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  10.  97
    Income and Quality of Life: Does the Love of Money Make a Difference?T. L. P. Tang - 2007 - Journal of Business Ethics 72 (4):375-393.
    This paper examines a model of income and quality of life that controls the love of money, job satisfaction, gender, and marital status and treats employment status (full-time versus part-time), income level, and gender as moderators. For the whole sample, income was not significantly related to quality of life when this path was examined alone. When all variables were controlled, income was negatively related to quality of life. When (1) the love of money was negatively correlated to (...)
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  11.  23
    Quality-Space Theory in Olfaction.Benjamin D. Young, Andreas Keller & David Rosenthal - 2014 - Frontiers in Psychology 5.
    Quality-space theory (QST) explains the nature of the mental qualities distinctive of perceptual states by appeal to their role in perceiving. QST is typically described in terms of the mental qualities that pertain to color. Here we apply QST to the olfactory modalities. Olfaction is in various respects more complex than vision, and so provides a useful test case for QST. To determine whether QST can deal with the challenges olfaction presents, we show how a quality space (QS) (...)
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  12.  91
    Ethics, Diversity Management, and Financial Reporting Quality.Réal Labelle, Rim Makni Gargouri & Claude Francoeur - 2010 - Journal of Business Ethics 93 (2):335-353.
    This article proposes and empirically tests a theoretical framework incorporating Reidenbach and Robin’s (J Bus Ethics 10(4):273–284, 1991 ) conceptual model of corporate moral development. The framework is used to examine the relation between governance and business ethics, as proxied by diversity management (DM), and financial reporting quality, as proxied by the magnitude of earnings management (EM). The level of DM and governance quality are measured in accordance with the ratings of Jantzi Research (JR), a leading provider of (...)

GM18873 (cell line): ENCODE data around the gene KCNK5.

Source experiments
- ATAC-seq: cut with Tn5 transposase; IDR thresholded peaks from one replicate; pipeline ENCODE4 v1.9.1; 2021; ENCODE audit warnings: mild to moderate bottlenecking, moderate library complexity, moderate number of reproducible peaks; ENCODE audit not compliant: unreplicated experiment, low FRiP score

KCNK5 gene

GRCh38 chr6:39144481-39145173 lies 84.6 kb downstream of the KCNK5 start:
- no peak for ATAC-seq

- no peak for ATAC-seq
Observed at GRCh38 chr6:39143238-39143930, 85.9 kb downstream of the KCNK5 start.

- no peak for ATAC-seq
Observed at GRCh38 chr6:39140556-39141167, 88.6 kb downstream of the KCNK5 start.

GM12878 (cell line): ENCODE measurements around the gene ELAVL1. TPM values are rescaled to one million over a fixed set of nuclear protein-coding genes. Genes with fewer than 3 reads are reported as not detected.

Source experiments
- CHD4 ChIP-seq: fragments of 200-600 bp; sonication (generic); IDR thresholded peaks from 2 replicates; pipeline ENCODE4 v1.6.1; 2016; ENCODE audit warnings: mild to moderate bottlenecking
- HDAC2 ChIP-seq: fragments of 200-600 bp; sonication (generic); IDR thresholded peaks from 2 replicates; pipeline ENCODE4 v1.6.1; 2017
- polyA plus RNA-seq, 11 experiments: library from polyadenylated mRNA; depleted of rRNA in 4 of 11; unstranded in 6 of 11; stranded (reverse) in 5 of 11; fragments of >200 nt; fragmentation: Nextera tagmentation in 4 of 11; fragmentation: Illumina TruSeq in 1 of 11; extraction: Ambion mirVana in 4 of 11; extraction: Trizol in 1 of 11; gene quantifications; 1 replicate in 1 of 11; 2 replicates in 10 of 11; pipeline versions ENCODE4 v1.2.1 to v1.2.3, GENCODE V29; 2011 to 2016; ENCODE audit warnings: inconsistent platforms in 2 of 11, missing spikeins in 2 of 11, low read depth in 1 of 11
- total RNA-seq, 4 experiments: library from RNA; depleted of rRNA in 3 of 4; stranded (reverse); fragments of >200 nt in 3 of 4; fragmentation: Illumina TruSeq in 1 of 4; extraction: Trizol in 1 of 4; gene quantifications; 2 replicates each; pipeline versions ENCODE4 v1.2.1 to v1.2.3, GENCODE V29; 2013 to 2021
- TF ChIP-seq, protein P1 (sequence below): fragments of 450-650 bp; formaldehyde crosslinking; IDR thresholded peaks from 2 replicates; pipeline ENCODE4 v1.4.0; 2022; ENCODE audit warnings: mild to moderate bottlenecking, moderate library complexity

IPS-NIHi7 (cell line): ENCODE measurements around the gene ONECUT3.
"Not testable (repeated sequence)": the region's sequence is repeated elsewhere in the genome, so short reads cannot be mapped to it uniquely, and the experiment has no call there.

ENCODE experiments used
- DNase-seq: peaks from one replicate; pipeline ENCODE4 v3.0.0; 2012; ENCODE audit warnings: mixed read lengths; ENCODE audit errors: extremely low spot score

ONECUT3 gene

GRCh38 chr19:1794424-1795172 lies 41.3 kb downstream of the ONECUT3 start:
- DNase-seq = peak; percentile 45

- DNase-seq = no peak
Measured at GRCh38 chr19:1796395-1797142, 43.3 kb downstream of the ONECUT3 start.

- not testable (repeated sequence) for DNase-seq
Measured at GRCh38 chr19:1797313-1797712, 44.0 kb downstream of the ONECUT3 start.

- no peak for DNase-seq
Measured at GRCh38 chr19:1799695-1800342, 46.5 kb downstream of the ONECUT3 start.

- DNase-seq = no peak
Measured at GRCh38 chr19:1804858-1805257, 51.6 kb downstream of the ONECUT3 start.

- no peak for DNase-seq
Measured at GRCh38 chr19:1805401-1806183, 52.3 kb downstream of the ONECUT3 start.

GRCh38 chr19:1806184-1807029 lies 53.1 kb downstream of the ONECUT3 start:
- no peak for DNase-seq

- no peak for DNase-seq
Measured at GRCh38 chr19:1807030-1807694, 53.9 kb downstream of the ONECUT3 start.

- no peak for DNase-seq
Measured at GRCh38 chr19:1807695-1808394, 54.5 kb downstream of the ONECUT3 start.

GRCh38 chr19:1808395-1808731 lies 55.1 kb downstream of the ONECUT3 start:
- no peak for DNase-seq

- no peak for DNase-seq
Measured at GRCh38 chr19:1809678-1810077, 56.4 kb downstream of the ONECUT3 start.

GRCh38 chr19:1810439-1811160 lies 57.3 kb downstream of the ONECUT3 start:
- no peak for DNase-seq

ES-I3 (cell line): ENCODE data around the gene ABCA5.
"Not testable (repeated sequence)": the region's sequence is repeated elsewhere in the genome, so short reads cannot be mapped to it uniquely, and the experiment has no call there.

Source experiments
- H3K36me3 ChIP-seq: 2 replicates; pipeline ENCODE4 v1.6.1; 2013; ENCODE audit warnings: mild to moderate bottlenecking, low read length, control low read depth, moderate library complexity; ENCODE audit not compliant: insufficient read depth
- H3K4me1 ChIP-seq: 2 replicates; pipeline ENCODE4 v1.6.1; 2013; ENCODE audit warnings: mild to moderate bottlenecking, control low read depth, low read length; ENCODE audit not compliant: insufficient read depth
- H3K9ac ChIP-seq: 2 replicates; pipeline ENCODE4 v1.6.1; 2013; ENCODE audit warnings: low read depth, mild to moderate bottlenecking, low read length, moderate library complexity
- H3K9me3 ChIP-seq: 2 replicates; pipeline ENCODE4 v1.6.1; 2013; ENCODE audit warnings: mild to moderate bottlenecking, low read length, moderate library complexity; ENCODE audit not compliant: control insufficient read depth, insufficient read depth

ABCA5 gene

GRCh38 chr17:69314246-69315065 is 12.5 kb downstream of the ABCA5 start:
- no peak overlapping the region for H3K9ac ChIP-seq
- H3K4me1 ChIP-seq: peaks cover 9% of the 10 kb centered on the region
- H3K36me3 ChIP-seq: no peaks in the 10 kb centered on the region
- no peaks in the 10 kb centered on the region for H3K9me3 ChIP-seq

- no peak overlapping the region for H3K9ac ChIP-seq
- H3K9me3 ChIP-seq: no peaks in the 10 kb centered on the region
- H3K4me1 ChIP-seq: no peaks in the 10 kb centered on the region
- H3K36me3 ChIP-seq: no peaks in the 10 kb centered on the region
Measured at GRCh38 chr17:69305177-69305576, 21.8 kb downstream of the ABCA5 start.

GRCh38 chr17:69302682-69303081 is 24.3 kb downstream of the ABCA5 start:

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  13.  29
    CSR and Service Brand: The Mediating Effect of Brand Identification and Moderating Effect of Service Quality[REVIEW]Hongwei He & Yan Li - 2011 - Journal of Business Ethics 100 (4):673 - 688.
    This article examines the mediation effect of brand identification and the moderating effect of service quality (SQ) on the effects of corporate social responsibility (CSR) association on service brand performance. A survey of customers of mobile telecommunications services was conducted. The study finds, first, that both CSR and SQ have direct effects on brand identification and customer satisfaction and indirect effects on customer satisfaction (via brand identification) and on service brand loyalty (via customer satisfaction and via "brand identification/customer satisfaction"). (...)
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  14.  52
    Intentions to Report Questionable Acts: An Examination of the Influence of Anonymous Reporting Channel, Internal Audit Quality, and Setting.Steven E. Kaplan & Joseph J. Schultz - 2007 - Journal of Business Ethics 71 (2):109-124.